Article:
The apparatus 10 is capable of operating in several different modes, so that various styles and designs of headlamps can be checked. In use, and as shown in FIG. 1, a vehicle 42 is positioned in a predetermined location 44, typically 25 feet from the apparatus 10. Once the vehicle 42 is properly positioned, the headlamps 40 of the vehicle 42 are energized such that they cast or shine a light beam on the board 18. Suitable information, such as make and model of both the vehicle and the vehicle headlamp are input through the keyboard 38 into the control unit 28. The control unit then operates to move and position the photosensitive array 20 in accordance with a predetermined profile that depends on the style of the headlamps. For visually optical aimable (VOA) style headlamps, the photosensitive array 20 is positioned at predetermined locations to measure the gradient or cutoff of the light beam at specific locations within the beam pattern. Accordingly, when checking the aim of VOA style headlamps, the photosensitive array 20 is fixed or positioned at a predetermined position and the gradient or light intensity is measured to determine whether the headlamp is properly aimed.

VOA headlamps are specifically configured, according to published standards, for each side of the vehicle. A visually optical right headlamp (VOR) has light gradient or cutoff in the beam pattern located 1°-3° right of the headlamp vertical axis and on the horizontal axis of the headlamp. Accordingly, to determine whether a VOR headlamp is properly aimed, the photosensitive array 20 is initially positioned at 2° right of the vertical centerline of the VOR headlamp. The photosensitive array 20 measures the light intensity whereby the location of the light gradient can be determined. Turning to the left side of the vehicle, a visually optical left headlamp (VOL) has a light gradient or cutoff in the beam pattern located 1.5°-3.5° left of the headlamp vertical axis and 0.4° below the horizontal axis of the headlamp. Accordingly, to determine whether a VOL headlamp is properly aimed, the photosensitive array 20 is positioned 2.5° left of the vertical centerline of the VOL headlamp. Again, the photosensitive array 20 measures the light intensity to determine the location of the light gradient. The photosensitive array 20 may be repositioned to check other specific locations within the beam pattern.

Further, the photosensitive array 20 may operate in a scan mode wherein it travels horizontally and obtains light intensity readings across the entire light beam area to determine overall light intensity. These light intensity readings are used to map the beam pattern and create an x-y coordinate representation of the light intensity generated by the particular headlamp. Further, for “hot spot” style headlamps, using the scanning method develops a complete picture of the light intensity of the headlamp enabling an operator to determine the location of and accurately aim the hot spot, or area of greatest light intensity.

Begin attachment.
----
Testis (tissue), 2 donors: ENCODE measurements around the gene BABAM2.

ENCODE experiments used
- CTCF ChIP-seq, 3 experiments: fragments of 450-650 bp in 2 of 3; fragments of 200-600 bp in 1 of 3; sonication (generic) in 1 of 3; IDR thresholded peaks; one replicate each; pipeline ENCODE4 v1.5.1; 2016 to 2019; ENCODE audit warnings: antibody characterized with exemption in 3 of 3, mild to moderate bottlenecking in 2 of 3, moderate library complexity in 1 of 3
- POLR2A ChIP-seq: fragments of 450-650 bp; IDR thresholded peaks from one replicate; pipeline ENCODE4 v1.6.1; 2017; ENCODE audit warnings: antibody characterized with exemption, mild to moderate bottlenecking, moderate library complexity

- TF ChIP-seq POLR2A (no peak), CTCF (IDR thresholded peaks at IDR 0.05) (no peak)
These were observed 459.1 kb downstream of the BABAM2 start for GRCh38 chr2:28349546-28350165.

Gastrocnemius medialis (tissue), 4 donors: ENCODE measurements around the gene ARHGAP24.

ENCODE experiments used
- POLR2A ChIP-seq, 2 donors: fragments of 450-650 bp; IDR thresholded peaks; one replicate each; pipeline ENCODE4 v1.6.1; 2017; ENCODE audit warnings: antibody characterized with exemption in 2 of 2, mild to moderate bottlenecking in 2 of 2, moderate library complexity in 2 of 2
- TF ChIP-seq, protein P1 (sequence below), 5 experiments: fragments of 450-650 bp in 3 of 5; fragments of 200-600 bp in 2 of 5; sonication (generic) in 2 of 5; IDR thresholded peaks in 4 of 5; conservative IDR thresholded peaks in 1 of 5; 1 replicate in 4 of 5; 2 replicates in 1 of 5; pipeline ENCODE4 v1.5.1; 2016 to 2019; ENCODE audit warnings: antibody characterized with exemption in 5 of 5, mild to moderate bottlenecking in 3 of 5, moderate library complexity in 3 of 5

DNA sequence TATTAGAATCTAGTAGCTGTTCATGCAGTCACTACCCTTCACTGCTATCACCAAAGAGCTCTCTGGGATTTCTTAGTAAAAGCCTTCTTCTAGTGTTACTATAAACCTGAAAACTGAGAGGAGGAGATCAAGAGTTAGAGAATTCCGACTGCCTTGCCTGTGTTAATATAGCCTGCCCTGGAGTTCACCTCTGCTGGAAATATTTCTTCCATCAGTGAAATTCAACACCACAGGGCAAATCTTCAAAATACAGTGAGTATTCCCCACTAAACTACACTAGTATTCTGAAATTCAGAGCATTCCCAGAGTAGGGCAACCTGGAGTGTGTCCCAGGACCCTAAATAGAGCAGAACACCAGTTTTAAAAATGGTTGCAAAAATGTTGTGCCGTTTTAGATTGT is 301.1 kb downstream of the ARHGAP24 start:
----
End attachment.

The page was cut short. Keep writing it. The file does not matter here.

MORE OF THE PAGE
Accordingly, using a vertical photosensitive array that travels horizontally enables a scan of the entire area of the board to measure the light intensity of and correspondingly accurately aim any headlamp and any beam pattern.

The description of the invention is merely exemplary in nature and, thus, variations that do not depart from the gist of the invention are intended to be within the scope of the invention. Such variations are not to be regarded as a departure from the spirit and scope of the invention.

Referenced by
Citing PatentFiling datePublication dateApplicantTitle
US7876427 *Jan 17, 2009Jan 25, 2011Stephen Waller MelvinHeadlamp alignment detection using a network of independent sensor units
US8004663 *Jan 25, 2011Aug 23, 2011Stephen Waller MelvinHeadlamp aim detection with sensors independent from host control unit
US8125628Jan 17, 2009Feb 28, 2012Lones Joe JLight baffling apparatus for headlamp sensor
US8184275 *Aug 22, 2011May 22, 2012Stephen Waller MelvinVehicle headlamp monitoring using a network accessible user interface
US8401741 *Jun 6, 2007Mar 19, 2013GM Global Technology Operations LLCHeadlamp in an automobile
US8422004Dec 8, 2011Apr 16, 2013Ford Global Technologies, LlcAutomotive headlamp aiming insensitive to intensity variations
Classifications
U.S. Classification356/121
International ClassificationG01J1/00
Cooperative ClassificationG01M11/064, G01J1/06, G01J1/4228
European ClassificationG01J1/42D, G01J1/06, G01M11/06C
Legal Events
DateCodeEventDescription
Mar 17, 2006ASAssignment
Owner name: FORD MOTOR COMPANY, MICHIGAN
Free format text: ASSIGNMENT OF ASSIGNORS INTEREST;ASSIGNOR:PETERSON, KURT;REEL/FRAME:017654/0512
Effective date: 20050512